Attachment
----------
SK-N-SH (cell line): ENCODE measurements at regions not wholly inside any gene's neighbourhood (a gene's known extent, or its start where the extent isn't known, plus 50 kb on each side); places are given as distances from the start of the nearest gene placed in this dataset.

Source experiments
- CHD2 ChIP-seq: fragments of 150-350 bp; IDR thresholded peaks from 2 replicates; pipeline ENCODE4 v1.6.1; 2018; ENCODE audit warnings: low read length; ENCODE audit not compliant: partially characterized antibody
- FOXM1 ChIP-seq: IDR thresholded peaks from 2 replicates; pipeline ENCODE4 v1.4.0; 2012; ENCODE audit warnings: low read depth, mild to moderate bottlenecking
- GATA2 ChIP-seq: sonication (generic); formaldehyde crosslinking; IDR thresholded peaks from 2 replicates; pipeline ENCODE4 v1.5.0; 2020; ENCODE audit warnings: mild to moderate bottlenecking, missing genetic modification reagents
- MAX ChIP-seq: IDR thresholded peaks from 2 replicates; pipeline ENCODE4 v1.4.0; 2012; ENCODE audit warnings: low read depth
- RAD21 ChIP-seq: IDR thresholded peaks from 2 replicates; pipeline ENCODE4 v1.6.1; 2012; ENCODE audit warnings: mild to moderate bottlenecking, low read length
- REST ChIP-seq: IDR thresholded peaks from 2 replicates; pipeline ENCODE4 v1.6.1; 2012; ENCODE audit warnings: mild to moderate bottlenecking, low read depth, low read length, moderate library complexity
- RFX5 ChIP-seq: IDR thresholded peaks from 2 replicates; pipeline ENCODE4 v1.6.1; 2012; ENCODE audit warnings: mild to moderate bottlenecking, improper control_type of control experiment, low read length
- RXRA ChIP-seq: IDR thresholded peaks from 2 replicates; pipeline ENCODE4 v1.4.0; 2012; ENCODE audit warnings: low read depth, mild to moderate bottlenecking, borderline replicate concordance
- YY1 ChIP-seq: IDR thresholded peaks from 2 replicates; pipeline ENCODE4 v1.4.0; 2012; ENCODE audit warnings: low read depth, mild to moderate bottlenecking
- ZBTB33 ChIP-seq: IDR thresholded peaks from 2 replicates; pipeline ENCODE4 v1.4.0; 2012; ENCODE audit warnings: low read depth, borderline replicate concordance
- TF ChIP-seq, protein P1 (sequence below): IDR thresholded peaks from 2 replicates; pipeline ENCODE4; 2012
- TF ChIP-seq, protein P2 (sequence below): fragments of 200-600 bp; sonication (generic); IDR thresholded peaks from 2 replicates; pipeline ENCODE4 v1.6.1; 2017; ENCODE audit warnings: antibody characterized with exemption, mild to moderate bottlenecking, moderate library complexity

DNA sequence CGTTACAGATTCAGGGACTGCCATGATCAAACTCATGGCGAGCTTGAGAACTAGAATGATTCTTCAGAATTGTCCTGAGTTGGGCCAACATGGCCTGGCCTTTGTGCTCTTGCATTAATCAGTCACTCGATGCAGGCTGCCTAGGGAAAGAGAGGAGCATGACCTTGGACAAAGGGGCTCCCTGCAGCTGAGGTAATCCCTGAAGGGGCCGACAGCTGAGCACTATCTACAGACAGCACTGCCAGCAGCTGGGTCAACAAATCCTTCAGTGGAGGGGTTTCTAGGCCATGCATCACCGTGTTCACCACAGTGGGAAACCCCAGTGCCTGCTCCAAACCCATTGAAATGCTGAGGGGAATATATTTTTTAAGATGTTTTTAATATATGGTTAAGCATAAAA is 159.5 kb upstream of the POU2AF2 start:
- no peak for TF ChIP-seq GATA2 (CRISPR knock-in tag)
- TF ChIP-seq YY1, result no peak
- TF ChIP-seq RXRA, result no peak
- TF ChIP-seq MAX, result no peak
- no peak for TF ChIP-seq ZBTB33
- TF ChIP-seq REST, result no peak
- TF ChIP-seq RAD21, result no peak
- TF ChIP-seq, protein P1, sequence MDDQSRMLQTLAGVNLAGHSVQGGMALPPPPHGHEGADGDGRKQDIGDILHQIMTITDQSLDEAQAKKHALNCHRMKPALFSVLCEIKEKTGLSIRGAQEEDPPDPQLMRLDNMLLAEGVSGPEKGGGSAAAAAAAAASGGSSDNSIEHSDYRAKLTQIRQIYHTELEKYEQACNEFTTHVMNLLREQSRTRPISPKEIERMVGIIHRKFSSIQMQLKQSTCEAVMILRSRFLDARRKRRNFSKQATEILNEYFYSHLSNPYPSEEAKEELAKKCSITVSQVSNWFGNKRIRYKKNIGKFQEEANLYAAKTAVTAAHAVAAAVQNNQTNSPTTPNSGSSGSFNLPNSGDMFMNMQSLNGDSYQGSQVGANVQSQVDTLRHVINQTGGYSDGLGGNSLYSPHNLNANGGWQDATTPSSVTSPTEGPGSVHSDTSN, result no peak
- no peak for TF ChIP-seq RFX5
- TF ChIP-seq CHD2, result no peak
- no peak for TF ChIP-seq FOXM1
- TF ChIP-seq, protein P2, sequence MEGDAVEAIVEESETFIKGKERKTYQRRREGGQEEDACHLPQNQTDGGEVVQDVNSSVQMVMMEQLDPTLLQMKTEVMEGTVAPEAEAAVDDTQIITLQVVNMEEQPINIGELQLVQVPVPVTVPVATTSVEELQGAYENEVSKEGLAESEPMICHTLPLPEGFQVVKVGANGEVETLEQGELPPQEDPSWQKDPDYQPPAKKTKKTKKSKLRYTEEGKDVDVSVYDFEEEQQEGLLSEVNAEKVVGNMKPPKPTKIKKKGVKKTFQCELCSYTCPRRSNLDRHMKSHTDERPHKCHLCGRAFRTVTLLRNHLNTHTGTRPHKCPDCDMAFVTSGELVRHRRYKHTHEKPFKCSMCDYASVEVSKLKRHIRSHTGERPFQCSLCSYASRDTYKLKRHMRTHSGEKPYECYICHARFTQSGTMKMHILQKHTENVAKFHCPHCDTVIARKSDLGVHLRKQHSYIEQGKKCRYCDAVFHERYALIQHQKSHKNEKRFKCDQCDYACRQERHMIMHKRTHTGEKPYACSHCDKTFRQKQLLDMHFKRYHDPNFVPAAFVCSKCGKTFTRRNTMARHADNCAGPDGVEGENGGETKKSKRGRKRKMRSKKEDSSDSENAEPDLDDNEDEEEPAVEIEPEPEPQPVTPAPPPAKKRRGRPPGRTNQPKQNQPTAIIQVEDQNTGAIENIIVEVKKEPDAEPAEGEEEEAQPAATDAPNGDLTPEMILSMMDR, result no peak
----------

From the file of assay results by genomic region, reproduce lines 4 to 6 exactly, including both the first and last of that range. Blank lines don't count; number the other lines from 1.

- FOXM1 ChIP-seq: IDR thresholded peaks from 2 replicates; pipeline ENCODE4 v1.4.0; 2012; ENCODE audit warnings: low read depth, mild to moderate bottlenecking
- GATA2 ChIP-seq: sonication (generic); formaldehyde crosslinking; IDR thresholded peaks from 2 replicates; pipeline ENCODE4 v1.5.0; 2020; ENCODE audit warnings: mild to moderate bottlenecking, missing genetic modification reagents
- MAX ChIP-seq: IDR thresholded peaks from 2 replicates; pipeline ENCODE4 v1.4.0; 2012; ENCODE audit warnings: low read depth